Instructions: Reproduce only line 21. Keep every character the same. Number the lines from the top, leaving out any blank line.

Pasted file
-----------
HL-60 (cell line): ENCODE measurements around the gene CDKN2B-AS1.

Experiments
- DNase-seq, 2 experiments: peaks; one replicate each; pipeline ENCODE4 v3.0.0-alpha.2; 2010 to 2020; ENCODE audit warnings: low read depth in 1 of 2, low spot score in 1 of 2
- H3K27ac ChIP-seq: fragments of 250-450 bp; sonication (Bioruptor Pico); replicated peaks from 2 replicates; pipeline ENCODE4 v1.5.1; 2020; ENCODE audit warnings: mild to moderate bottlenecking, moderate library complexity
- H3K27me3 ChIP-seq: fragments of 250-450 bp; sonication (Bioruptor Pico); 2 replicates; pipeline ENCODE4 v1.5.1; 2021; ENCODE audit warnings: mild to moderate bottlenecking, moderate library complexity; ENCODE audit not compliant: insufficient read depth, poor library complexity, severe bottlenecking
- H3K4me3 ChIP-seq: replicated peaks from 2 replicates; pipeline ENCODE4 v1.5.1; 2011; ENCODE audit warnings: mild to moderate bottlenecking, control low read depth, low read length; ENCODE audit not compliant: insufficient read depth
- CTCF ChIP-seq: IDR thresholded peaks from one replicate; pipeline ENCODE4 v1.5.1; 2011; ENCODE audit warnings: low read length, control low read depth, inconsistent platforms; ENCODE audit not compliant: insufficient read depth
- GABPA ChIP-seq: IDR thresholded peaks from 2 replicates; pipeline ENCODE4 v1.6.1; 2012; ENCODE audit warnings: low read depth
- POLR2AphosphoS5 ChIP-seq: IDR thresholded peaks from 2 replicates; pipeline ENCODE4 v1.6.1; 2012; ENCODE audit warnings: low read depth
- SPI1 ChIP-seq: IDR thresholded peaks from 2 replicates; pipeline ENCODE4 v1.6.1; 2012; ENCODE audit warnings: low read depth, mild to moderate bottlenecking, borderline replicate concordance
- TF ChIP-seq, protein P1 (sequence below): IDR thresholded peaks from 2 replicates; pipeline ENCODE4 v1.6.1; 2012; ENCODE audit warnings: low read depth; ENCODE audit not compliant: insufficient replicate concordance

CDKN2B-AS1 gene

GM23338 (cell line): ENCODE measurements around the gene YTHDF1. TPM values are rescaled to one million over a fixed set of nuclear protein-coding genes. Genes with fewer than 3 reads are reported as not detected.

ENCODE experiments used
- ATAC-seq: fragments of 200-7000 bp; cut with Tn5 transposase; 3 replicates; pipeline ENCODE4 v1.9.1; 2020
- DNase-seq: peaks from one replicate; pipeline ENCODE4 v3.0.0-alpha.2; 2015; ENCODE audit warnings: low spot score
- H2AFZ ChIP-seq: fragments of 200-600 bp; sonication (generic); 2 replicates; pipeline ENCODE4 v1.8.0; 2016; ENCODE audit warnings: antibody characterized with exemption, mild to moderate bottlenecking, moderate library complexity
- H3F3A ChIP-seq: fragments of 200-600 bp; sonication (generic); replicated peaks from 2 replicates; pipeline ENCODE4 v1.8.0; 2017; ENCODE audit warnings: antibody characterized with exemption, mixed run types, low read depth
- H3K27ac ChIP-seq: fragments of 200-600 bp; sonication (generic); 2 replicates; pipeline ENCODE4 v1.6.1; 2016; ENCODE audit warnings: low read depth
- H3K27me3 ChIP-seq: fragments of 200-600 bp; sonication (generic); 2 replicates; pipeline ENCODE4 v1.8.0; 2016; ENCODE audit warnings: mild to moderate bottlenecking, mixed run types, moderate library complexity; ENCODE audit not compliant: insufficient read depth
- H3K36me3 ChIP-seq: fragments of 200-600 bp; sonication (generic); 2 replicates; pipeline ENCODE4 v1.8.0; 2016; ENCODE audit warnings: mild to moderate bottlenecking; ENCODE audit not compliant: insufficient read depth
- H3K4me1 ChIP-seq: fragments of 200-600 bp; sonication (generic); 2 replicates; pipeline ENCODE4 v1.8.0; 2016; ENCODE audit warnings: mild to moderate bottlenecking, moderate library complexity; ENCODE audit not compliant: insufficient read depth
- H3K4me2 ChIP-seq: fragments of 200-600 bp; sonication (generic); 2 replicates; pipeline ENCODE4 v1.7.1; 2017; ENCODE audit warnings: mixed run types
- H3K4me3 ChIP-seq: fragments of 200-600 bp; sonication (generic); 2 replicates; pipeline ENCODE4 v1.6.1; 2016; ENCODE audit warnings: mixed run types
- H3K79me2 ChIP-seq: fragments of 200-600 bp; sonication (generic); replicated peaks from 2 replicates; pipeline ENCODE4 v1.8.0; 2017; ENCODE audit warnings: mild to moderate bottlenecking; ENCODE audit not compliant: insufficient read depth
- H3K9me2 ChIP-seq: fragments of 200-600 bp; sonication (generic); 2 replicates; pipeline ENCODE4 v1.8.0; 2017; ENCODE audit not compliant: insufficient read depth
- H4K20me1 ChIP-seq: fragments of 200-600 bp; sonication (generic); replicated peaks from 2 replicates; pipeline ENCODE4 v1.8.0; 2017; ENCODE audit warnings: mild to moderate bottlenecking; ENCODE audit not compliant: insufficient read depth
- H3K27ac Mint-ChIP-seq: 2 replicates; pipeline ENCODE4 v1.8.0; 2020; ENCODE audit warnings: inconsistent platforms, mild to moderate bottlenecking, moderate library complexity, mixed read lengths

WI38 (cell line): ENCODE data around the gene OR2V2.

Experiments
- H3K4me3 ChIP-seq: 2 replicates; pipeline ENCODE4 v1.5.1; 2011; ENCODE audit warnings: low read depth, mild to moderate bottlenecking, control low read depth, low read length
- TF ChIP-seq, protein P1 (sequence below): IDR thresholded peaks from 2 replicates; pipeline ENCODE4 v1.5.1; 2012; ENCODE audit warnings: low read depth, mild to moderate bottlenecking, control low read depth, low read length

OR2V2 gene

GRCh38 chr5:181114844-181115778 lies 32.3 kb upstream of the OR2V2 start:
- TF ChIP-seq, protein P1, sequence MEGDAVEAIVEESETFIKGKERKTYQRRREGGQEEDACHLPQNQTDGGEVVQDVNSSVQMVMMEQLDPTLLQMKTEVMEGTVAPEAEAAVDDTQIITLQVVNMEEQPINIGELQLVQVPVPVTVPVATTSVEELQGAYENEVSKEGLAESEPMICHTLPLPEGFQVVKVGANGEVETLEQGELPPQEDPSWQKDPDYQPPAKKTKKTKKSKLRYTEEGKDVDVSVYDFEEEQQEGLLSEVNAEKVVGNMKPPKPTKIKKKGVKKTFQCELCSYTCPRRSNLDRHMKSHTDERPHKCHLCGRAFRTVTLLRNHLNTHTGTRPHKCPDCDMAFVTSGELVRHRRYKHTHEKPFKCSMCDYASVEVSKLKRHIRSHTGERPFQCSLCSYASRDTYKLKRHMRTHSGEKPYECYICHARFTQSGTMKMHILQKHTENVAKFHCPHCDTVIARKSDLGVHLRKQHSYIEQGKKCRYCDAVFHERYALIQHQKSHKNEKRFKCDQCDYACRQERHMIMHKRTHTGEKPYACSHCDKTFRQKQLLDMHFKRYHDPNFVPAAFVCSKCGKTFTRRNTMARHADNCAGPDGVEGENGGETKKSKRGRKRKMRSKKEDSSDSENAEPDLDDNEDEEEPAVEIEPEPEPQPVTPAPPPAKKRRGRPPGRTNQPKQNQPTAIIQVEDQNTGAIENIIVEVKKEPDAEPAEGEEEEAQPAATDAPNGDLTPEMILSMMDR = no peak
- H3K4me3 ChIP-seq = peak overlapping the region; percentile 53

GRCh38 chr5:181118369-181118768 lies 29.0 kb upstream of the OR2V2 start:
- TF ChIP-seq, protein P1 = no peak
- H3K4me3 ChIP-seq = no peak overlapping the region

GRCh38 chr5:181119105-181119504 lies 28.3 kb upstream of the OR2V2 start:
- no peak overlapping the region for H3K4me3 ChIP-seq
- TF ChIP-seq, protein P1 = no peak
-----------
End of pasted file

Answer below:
- H3K36me3 ChIP-seq: fragments of 200-600 bp; sonication (generic); 2 replicates; pipeline ENCODE4 v1.8.0; 2016; ENCODE audit warnings: mild to moderate bottlenecking; ENCODE audit not compliant: insufficient read depth